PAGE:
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Senator queries industry's 'deafening silence' on emissions

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A Senate inquiry hearing today into the 2019/20 bushfire season has called out insurers’ “deafening silence” on the urgency of cutting carbon emission levels, forcing the industry to defend its climate action stance.

Senator Tim Ayres, who is heading the inquiry as Chair of the Finance and Public Administration References Committee, questioned why insurers are so vocal in pushing for increased action on mitigation, but not emissions reductions as a way to keep premiums affordable as climate change-fuelled weather events become more frequent and severe.

“I appreciate the points about affordability and mitigation,” he told senior executives from IAG, QBE, Suncorp and Allianz at the hearing. “But where is the urgency about efforts to reduce emissions whether at the global level or here in Australia?

“You are keen to push the Government along on a whole range of questions, but there is a deafening silence when it comes to climate change and emission reductions.”

Allianz, which was asked first by Senator Ayres to respond, said its efforts have been made globally and in Australia to deal with the environmental threat posed by global warming.

On the lack of action on emissions reductions, Chief Corporate Affairs Officer Nicholas Scofield said “it just comes down to the fact that emissions reduction is a very polarised debate in Australia”.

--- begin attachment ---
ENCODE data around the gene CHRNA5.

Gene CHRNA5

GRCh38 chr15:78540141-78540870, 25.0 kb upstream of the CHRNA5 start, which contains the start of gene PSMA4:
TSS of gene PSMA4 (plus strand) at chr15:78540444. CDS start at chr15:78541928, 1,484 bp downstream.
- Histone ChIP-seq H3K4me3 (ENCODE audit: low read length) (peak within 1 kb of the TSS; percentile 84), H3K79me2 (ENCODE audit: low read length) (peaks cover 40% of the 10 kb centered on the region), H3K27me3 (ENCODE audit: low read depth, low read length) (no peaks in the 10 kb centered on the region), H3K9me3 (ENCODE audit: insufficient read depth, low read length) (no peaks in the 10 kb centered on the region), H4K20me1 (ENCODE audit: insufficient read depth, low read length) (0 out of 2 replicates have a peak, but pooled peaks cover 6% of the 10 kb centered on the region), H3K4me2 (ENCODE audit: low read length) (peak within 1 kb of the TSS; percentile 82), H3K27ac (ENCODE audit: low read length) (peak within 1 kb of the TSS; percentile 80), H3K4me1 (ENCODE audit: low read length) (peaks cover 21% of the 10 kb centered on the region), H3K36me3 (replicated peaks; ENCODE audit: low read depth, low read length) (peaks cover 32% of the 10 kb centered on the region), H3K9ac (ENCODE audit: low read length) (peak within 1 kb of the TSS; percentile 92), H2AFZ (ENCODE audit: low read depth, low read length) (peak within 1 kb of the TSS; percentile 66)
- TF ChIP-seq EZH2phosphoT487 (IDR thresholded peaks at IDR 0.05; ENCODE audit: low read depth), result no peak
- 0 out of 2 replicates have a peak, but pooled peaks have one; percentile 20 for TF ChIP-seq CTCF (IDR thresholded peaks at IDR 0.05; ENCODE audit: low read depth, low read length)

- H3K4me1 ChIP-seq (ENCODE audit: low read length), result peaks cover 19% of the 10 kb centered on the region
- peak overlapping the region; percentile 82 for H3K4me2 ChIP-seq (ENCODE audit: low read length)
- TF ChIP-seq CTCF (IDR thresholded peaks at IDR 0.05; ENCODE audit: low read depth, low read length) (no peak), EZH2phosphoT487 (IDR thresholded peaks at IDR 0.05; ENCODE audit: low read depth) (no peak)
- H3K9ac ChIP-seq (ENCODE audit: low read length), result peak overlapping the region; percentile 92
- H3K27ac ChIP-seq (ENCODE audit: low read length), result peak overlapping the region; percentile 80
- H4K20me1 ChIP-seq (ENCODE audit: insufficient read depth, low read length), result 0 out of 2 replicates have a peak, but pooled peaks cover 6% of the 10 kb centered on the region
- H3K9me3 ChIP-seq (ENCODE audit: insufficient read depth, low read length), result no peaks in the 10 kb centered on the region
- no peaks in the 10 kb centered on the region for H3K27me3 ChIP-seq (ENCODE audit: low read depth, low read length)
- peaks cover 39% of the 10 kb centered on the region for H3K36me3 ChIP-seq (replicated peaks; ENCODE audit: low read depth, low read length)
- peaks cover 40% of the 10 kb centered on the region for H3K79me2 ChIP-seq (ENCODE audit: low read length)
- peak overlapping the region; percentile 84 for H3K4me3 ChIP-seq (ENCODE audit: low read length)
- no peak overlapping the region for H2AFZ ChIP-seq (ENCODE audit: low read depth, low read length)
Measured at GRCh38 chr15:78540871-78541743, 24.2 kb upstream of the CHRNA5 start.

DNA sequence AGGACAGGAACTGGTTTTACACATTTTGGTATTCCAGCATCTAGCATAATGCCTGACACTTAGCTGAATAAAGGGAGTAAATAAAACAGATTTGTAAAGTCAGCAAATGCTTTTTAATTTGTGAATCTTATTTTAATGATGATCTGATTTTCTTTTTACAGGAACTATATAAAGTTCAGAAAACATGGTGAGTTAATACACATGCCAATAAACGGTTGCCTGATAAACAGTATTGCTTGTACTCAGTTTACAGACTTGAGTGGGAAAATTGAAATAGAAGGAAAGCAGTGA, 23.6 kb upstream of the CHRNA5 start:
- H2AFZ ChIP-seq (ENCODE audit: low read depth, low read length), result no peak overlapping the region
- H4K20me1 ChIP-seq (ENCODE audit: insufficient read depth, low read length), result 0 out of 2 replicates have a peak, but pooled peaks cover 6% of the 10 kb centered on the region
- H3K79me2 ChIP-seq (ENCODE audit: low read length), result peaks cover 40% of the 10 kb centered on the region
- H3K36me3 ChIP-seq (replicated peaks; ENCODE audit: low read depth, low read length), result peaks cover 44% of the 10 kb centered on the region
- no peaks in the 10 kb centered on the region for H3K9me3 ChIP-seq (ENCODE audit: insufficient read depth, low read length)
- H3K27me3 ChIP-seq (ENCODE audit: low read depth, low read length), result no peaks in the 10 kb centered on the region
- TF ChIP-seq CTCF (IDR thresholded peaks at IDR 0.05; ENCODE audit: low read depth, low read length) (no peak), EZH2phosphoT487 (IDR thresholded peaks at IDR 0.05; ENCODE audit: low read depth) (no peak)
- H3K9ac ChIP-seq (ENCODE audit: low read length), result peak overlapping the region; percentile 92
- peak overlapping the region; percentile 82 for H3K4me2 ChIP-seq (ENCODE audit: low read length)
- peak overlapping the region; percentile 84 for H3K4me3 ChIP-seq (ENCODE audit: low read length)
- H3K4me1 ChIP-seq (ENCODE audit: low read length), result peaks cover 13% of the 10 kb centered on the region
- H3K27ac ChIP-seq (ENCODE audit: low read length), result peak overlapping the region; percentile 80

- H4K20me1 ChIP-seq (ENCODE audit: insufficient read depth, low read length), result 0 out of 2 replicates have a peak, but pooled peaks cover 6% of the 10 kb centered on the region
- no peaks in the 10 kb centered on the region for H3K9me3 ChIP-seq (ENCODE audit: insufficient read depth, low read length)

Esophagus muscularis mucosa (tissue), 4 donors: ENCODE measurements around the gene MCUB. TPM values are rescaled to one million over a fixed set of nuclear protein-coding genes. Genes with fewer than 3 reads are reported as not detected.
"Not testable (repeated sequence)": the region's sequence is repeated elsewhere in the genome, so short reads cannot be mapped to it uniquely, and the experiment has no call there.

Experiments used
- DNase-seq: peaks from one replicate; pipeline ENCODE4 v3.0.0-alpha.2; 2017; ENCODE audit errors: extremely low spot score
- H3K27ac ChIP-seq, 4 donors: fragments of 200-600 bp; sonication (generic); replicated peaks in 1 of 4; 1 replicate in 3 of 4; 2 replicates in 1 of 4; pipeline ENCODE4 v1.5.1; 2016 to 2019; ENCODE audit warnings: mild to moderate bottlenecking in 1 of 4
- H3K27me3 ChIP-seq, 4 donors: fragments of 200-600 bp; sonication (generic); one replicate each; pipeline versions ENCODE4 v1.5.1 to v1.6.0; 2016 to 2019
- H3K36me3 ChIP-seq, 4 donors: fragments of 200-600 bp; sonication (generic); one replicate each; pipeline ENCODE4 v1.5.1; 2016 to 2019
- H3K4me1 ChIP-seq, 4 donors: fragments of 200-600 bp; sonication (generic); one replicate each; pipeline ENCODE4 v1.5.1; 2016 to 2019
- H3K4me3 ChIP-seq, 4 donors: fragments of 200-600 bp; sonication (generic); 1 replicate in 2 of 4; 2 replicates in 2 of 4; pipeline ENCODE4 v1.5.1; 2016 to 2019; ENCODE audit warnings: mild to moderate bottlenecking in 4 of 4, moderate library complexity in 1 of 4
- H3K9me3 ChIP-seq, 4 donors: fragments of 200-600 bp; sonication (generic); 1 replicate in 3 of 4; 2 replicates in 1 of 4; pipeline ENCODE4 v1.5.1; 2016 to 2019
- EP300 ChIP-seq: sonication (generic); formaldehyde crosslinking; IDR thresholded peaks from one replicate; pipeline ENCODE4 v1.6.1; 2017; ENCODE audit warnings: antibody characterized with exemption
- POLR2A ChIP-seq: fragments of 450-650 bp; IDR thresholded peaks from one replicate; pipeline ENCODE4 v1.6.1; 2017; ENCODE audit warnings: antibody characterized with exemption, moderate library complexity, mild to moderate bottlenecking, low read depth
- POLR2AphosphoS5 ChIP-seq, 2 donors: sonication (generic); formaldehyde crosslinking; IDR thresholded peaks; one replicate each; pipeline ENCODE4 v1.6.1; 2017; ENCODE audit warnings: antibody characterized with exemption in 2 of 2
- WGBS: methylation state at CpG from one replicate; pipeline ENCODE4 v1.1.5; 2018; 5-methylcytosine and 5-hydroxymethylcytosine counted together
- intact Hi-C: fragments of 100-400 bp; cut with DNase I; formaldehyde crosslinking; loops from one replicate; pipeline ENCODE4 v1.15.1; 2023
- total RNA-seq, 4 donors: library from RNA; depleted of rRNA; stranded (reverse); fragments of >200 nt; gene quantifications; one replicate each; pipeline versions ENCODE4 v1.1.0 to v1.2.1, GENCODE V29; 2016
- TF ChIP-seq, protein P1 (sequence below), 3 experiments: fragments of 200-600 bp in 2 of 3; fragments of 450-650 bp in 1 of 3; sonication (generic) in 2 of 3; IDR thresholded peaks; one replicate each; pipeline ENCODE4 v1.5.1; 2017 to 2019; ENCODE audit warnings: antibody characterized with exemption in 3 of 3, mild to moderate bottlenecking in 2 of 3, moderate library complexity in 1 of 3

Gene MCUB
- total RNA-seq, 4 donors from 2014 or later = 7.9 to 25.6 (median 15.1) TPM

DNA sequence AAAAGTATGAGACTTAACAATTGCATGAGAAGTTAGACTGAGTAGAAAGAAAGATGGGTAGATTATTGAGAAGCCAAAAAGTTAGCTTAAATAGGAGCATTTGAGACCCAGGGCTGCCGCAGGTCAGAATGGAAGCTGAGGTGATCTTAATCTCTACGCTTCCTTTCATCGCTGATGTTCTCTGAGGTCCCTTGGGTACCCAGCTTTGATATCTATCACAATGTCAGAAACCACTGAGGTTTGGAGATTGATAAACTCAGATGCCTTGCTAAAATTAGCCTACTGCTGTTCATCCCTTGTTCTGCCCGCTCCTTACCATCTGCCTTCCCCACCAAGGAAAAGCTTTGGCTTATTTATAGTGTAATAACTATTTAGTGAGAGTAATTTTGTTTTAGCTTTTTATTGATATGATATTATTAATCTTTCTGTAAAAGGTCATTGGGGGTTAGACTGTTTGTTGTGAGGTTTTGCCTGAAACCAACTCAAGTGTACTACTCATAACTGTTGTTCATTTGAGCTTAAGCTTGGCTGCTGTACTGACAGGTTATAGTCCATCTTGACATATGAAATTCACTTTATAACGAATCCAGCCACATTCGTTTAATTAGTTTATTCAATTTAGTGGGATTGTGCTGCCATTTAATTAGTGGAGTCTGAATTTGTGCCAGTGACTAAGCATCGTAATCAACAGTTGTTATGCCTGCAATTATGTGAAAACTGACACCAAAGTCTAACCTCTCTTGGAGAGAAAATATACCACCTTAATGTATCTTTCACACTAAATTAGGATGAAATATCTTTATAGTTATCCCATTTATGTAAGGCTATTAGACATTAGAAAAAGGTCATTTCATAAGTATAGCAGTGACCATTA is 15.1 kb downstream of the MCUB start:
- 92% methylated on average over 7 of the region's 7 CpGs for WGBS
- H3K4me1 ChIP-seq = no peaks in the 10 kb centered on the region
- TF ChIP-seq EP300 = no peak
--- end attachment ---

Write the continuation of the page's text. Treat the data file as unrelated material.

“And I think as insurers we have taken the view that we don’t want to put ourselves in the middle of a highly charged political debate.

“We’d rather just focus on what we see as the issues, the impact on us as insurers and our customers and focus on things that we can advocate that will directly deal with some of the issues that are arising. Essentially it’s around the impact on affordability driven by increasing frequency and severity of natural weather events.”

But Senator Ayres was not persuaded, saying the industry has not held back in pushing for insurance taxes to be axed despite the “highly charged debate” over the matter.

Suncorp EGM Motor Property and Specialty Claims Michael Miller later acknowledged the industry “should start to have a harder voice” on the matter.

Outgoing Insurance Council of Australia CEO Rob Whelan, who voiced his regrets in not pushing for stronger climate action in an interview with Insurance News magazine, was pressed for his views on the industry’s reluctance to address emission reductions.

“I understand your point but…there is an immediate need to act to be able to provide appropriate mitigation measures and adaption measures to protect communities now,” Mr Whelan said. “So that’s one side of the argument.”

He said the challenge of addressing emissions reductions “is a much bigger issue to be engaged in at a much higher level than just the insurance industry” and that insurers are ready to contribute to the debate.